Members of the Marching ‘100′ recently dominated the 5th Annual Historically Black College and Universities National Band Directors Consortium Convention, according to Dennine White, the assistant professor of music at Florida A&M University.
The consortium is a group of band directors and musicians who meet once a year to highlight musicianship and the progress of the universities in attendance. Several HBCUs met in Atlanta to learn new techniques and illustrate their talents.
One of the main events at the conference was the HBCU Honors Band, where a representative from each school joins together to create the ideal band. Only a select few were chosen, and FAMU had the honors of sitting Rattlers in seven out of 10 first chair positions for their instrument section, the highest honor for a musician.
The honorees were Ralph Jean Paul, Phylea Daugherty, Shelvin Robinson, Soila Konchellah, Devan Moore, William Underwood, Melvina Hunter, Christina Roye, and Chad Norton.
Underwood, a sophomore music education student from Detroit, sat first chair for the flute.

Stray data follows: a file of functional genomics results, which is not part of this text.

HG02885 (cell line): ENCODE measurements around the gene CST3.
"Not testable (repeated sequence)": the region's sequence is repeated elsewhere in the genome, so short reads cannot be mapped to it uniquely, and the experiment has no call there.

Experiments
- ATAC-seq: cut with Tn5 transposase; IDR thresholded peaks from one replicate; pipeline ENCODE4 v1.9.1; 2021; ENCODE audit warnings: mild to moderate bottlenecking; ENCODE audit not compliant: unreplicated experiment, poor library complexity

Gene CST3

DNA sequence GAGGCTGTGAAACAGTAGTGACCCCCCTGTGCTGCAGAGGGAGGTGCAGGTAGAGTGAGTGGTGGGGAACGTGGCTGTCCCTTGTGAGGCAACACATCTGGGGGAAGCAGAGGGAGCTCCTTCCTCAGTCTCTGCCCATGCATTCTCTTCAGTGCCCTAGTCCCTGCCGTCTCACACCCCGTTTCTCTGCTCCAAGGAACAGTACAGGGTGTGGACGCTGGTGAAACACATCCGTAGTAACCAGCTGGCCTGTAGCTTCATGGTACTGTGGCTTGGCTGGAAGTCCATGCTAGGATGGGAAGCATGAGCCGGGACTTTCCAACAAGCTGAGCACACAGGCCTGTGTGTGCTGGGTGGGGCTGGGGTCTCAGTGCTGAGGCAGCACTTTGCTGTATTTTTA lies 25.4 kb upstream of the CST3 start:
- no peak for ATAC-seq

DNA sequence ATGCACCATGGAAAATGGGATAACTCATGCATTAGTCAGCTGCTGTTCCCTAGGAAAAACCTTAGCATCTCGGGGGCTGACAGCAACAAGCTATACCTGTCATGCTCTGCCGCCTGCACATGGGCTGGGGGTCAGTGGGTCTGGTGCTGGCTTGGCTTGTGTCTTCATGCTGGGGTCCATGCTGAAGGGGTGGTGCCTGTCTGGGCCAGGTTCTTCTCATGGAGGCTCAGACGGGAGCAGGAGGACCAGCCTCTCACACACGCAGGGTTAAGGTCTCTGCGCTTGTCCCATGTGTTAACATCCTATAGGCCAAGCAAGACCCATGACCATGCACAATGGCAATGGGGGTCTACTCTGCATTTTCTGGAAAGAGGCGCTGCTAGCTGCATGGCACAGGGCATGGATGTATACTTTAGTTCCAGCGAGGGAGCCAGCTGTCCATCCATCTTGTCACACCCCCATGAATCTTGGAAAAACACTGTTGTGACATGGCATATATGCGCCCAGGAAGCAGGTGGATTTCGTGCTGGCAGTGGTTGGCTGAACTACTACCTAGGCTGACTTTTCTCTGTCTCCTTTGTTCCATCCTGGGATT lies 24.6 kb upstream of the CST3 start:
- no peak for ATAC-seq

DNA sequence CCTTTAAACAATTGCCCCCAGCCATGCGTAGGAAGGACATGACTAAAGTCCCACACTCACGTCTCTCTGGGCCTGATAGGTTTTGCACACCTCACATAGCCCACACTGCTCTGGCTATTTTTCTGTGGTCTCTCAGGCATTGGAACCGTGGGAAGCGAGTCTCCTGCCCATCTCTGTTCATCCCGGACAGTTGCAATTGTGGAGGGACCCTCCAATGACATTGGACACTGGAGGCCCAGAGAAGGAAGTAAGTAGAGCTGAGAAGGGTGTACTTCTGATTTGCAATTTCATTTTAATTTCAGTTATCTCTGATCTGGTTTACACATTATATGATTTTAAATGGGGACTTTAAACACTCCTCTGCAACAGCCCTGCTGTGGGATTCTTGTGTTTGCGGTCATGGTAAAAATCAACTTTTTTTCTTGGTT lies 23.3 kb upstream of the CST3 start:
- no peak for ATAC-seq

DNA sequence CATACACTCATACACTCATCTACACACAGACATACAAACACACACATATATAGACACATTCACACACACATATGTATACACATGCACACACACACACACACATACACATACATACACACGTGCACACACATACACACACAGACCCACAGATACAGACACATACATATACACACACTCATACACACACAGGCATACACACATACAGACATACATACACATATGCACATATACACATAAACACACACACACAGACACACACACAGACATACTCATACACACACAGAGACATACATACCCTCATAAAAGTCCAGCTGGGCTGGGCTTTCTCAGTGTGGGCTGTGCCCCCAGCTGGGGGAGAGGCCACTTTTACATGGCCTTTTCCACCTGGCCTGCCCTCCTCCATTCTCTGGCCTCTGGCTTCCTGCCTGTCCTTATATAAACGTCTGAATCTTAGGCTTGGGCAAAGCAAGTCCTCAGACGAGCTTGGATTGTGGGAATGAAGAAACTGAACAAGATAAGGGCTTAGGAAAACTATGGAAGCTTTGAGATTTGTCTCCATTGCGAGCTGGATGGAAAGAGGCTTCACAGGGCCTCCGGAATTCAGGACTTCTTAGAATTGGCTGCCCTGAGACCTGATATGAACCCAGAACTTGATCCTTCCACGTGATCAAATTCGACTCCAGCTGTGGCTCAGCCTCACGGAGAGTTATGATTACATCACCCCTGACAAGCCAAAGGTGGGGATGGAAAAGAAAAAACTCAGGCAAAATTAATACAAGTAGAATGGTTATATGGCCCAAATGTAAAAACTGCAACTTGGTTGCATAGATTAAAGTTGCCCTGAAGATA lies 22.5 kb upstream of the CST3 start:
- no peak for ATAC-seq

“It was a good chance to express our talent,” Underwood said. “But we exceed the level of musicianship that the directors expected.”
Daugherty said attending the conference gave her a greater appreciation for the music department at FAMU.
“It was very interesting and made me see how good FAMU is,” said Daugherty, a senior music education student from Detroit, Mich. “We are a ahead of everyone in musicianship.
They could play but not on the college level. It made me appreciate FAMU.”
White was selected to direct the flute section and was also asked to perform a solo piece.
“I was honored to be asked because in the past it was military personal because they are the best band,” White said.
White also directed the flute choir and all of the flutists.
“FAMU students were selected to perform the prestigious song Flight of the Bumble Bee, which is one of the most difficult pieces,” White said.
Underwood said he feels the band members are the best of the best.
White said it was a pleasure instructing the students at the conference and feels as if it was a privilege of some sort.
“I am one of a kind,” she said. “There is not another black woman flutist doing what I am doing-teaching on a college level and having the experience I have.”